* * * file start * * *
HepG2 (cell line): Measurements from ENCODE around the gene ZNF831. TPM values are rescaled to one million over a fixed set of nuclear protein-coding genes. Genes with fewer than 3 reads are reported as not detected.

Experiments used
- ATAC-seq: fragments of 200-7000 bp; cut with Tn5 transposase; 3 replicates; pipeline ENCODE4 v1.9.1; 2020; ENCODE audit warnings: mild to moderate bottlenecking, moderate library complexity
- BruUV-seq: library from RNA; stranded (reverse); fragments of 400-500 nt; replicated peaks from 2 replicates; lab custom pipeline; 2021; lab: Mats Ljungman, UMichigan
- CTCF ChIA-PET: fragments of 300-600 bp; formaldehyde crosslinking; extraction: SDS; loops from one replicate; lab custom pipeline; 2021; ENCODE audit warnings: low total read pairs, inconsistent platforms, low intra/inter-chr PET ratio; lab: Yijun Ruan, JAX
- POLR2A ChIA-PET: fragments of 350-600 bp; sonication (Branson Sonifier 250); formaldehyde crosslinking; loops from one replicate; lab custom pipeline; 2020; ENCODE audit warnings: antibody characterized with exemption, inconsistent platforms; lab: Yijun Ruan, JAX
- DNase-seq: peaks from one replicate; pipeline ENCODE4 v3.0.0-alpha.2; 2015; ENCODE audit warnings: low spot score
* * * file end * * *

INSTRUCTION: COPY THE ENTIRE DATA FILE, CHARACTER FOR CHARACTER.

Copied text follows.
HepG2 (cell line): Measurements from ENCODE around the gene ZNF831. TPM values are rescaled to one million over a fixed set of nuclear protein-coding genes. Genes with fewer than 3 reads are reported as not detected.

Experiments used
- ATAC-seq: fragments of 200-7000 bp; cut with Tn5 transposase; 3 replicates; pipeline ENCODE4 v1.9.1; 2020; ENCODE audit warnings: mild to moderate bottlenecking, moderate library complexity
- BruUV-seq: library from RNA; stranded (reverse); fragments of 400-500 nt; replicated peaks from 2 replicates; lab custom pipeline; 2021; lab: Mats Ljungman, UMichigan
- CTCF ChIA-PET: fragments of 300-600 bp; formaldehyde crosslinking; extraction: SDS; loops from one replicate; lab custom pipeline; 2021; ENCODE audit warnings: low total read pairs, inconsistent platforms, low intra/inter-chr PET ratio; lab: Yijun Ruan, JAX
- POLR2A ChIA-PET: fragments of 350-600 bp; sonication (Branson Sonifier 250); formaldehyde crosslinking; loops from one replicate; lab custom pipeline; 2020; ENCODE audit warnings: antibody characterized with exemption, inconsistent platforms; lab: Yijun Ruan, JAX
- DNase-seq: peaks from one replicate; pipeline ENCODE4 v3.0.0-alpha.2; 2015; ENCODE audit warnings: low spot score